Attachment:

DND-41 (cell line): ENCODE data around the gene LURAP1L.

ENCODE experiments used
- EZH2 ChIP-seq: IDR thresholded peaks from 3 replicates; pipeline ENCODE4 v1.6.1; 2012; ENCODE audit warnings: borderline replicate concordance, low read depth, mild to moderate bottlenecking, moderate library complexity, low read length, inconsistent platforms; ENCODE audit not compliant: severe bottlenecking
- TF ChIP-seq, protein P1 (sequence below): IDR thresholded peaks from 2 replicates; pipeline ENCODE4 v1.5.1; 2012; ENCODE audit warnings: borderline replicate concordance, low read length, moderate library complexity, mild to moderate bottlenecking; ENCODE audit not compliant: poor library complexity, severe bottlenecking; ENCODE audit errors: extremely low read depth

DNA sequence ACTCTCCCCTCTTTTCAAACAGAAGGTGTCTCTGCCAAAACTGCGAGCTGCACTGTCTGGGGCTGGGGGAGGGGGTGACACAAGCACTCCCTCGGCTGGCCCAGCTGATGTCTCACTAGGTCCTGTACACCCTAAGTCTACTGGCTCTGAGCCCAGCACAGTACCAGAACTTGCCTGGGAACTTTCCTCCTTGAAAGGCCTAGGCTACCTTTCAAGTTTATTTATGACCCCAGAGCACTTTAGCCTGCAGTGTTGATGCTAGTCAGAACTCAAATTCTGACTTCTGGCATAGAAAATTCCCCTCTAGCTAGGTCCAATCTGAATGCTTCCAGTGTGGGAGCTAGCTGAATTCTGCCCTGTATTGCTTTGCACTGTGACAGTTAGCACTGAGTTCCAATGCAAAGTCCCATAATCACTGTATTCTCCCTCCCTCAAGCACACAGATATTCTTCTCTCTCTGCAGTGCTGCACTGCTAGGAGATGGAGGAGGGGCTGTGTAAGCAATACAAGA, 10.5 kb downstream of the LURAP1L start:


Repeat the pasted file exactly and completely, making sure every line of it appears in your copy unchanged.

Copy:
DND-41 (cell line): ENCODE data around the gene LURAP1L.

ENCODE experiments used
- EZH2 ChIP-seq: IDR thresholded peaks from 3 replicates; pipeline ENCODE4 v1.6.1; 2012; ENCODE audit warnings: borderline replicate concordance, low read depth, mild to moderate bottlenecking, moderate library complexity, low read length, inconsistent platforms; ENCODE audit not compliant: severe bottlenecking
- TF ChIP-seq, protein P1 (sequence below): IDR thresholded peaks from 2 replicates; pipeline ENCODE4 v1.5.1; 2012; ENCODE audit warnings: borderline replicate concordance, low read length, moderate library complexity, mild to moderate bottlenecking; ENCODE audit not compliant: poor library complexity, severe bottlenecking; ENCODE audit errors: extremely low read depth

DNA sequence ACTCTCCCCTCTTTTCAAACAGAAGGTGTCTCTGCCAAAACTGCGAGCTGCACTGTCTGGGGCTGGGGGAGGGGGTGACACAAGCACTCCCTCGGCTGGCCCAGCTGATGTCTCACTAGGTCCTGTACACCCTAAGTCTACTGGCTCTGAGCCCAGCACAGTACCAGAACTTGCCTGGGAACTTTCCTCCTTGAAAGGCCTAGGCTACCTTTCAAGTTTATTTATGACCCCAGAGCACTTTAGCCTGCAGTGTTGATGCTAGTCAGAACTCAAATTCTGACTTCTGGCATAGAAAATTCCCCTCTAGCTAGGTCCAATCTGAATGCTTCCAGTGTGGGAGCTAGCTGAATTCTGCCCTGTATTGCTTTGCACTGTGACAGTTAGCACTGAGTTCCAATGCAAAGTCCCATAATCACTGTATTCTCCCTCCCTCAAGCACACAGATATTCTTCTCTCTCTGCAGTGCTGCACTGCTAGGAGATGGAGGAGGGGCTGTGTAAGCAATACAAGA, 10.5 kb downstream of the LURAP1L start: